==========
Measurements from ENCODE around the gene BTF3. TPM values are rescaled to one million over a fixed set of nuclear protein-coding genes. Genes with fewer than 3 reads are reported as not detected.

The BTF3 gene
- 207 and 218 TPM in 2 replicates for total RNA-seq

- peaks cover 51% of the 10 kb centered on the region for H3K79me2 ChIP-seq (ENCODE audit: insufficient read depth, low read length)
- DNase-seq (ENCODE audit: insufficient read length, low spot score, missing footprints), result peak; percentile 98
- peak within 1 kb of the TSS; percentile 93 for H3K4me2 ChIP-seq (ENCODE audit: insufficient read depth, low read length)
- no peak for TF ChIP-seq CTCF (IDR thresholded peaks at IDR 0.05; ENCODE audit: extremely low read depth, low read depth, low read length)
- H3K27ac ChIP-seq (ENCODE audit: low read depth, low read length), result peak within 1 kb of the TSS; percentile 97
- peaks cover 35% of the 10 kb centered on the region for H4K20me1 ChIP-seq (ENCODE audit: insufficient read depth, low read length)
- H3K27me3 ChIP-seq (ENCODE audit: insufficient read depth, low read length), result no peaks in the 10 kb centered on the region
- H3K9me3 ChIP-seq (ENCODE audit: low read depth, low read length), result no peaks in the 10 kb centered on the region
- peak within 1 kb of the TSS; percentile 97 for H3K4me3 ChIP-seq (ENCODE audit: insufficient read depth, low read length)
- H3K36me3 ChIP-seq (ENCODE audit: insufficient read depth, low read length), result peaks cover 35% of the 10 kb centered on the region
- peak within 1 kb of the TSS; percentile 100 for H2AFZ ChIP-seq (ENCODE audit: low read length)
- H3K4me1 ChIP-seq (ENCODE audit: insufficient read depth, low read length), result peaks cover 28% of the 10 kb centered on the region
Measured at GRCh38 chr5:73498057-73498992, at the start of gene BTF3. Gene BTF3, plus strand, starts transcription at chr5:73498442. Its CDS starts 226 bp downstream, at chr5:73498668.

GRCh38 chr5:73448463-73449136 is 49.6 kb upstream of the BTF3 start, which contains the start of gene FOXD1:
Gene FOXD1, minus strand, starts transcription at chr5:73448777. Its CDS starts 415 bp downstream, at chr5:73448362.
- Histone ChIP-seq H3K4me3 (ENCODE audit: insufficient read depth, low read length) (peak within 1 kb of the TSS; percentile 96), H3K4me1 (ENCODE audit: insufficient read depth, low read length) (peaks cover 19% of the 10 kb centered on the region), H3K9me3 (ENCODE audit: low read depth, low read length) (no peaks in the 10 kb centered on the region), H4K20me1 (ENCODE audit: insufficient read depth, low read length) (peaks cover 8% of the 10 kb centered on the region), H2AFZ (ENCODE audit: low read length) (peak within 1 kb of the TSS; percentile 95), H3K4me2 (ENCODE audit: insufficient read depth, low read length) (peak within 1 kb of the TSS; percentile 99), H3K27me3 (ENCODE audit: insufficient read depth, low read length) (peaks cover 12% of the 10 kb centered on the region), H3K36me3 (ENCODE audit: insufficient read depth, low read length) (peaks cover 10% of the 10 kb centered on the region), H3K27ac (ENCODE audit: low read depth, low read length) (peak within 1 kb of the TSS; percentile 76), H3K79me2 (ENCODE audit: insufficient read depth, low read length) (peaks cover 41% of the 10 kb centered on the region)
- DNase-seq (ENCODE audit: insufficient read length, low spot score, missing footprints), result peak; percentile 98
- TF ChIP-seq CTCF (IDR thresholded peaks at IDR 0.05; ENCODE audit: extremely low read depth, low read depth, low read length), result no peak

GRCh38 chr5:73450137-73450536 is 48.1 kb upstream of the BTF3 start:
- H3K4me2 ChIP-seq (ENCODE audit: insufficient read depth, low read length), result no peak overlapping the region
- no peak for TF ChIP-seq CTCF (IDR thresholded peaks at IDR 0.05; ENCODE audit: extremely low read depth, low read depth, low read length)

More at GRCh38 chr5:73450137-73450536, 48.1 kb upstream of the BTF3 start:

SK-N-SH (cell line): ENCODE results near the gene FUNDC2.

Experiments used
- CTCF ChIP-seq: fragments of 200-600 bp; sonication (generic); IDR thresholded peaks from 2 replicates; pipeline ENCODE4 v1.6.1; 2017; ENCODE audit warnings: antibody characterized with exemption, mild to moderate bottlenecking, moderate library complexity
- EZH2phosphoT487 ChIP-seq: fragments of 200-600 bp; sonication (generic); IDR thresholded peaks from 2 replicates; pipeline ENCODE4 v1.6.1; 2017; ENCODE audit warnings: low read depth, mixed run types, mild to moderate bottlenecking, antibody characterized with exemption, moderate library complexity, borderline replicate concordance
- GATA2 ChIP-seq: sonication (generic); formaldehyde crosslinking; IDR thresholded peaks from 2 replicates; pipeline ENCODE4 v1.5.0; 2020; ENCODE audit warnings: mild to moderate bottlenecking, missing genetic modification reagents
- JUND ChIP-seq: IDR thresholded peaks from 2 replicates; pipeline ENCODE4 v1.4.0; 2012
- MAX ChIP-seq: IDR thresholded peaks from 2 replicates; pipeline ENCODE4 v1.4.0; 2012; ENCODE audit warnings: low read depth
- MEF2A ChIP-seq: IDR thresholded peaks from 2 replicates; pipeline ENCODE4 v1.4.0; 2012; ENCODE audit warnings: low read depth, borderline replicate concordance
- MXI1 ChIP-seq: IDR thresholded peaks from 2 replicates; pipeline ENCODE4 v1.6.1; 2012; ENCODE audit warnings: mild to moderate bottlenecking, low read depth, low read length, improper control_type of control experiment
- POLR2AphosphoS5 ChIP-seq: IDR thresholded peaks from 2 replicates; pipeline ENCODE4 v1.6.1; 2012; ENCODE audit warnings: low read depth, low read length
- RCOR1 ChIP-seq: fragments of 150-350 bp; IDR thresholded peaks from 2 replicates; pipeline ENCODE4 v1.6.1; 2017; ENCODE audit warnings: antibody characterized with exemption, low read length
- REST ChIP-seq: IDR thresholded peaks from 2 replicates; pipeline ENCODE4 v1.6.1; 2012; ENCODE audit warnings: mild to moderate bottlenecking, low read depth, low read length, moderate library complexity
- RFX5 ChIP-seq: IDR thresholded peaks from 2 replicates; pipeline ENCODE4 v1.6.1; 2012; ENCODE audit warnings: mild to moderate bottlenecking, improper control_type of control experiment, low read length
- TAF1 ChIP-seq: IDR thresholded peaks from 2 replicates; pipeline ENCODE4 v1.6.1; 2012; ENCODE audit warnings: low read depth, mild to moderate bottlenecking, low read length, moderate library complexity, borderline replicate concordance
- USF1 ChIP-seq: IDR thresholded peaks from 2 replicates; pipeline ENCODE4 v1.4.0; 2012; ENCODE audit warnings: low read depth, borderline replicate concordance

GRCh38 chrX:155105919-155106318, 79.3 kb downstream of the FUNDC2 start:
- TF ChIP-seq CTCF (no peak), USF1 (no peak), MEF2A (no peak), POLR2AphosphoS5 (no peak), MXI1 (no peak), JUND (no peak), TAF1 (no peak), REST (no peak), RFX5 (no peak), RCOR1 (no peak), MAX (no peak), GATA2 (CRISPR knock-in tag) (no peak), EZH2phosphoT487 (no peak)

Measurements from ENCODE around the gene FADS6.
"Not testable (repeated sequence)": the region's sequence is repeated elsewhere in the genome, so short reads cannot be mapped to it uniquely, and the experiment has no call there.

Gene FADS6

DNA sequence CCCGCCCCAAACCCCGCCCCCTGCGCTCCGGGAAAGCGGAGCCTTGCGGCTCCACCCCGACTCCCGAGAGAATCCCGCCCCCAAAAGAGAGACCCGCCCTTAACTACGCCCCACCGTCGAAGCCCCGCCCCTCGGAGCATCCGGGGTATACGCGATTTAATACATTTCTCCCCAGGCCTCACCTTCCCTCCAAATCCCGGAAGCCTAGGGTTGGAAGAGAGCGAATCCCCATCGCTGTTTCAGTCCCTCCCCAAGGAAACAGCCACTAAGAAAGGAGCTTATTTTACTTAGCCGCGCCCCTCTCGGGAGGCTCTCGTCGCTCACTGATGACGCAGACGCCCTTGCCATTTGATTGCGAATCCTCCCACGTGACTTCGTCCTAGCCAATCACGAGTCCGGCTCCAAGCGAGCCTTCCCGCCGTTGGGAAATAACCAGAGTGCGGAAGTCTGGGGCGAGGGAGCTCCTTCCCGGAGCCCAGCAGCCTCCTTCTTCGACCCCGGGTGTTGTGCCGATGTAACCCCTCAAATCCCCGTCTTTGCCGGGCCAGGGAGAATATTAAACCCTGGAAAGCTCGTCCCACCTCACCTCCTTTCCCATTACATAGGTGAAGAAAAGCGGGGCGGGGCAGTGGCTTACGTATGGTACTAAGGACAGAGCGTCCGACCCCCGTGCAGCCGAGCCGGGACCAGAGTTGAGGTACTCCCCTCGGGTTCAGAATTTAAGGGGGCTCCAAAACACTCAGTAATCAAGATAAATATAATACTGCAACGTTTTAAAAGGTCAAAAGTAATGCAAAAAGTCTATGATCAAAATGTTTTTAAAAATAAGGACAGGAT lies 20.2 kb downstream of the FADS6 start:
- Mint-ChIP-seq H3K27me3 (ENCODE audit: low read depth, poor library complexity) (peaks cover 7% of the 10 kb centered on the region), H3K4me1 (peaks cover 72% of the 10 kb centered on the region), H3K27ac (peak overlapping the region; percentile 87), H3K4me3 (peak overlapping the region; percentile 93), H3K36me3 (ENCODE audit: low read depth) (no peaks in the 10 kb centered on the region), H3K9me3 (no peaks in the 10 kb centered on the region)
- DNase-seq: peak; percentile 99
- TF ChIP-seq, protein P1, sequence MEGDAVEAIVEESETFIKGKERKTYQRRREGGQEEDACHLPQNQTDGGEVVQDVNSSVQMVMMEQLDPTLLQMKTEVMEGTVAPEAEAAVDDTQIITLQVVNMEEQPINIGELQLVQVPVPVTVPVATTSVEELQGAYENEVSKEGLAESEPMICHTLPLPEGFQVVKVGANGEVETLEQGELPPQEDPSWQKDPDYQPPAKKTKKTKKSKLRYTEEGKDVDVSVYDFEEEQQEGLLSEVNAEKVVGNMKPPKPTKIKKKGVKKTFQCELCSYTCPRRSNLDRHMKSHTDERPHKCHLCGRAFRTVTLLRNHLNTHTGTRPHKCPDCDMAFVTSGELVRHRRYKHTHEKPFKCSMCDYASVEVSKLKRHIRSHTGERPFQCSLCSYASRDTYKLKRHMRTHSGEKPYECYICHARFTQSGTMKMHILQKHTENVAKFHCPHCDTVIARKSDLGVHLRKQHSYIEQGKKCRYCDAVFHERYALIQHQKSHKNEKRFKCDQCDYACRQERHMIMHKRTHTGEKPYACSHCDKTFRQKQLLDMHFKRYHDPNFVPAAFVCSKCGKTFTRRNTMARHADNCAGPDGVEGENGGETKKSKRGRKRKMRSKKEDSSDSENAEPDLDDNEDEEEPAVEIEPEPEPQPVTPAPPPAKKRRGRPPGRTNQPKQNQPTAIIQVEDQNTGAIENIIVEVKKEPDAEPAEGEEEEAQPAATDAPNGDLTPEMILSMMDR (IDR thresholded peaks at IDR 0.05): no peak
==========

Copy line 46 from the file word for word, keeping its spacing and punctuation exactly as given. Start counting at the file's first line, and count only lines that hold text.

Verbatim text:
DNA sequence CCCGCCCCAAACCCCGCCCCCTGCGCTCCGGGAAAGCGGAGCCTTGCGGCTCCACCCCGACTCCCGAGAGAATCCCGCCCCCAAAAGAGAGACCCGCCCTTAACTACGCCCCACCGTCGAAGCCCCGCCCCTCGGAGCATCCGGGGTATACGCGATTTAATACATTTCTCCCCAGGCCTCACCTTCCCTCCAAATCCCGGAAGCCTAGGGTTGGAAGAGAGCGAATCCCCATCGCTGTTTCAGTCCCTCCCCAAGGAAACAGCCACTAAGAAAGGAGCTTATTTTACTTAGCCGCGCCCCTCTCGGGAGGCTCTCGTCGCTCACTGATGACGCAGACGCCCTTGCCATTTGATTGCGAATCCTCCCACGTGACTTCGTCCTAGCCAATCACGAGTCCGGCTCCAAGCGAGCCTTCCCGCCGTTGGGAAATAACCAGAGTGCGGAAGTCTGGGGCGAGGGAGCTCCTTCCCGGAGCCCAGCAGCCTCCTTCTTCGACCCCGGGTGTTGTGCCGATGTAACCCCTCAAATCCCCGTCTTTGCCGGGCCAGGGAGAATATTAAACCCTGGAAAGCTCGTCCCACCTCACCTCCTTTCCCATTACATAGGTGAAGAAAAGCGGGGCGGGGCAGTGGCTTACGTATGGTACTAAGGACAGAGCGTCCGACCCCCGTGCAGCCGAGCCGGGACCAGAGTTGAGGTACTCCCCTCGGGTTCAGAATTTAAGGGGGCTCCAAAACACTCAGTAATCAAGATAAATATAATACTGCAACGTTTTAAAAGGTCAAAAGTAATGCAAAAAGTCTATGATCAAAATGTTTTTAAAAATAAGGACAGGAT lies 20.2 kb downstream of the FADS6 start: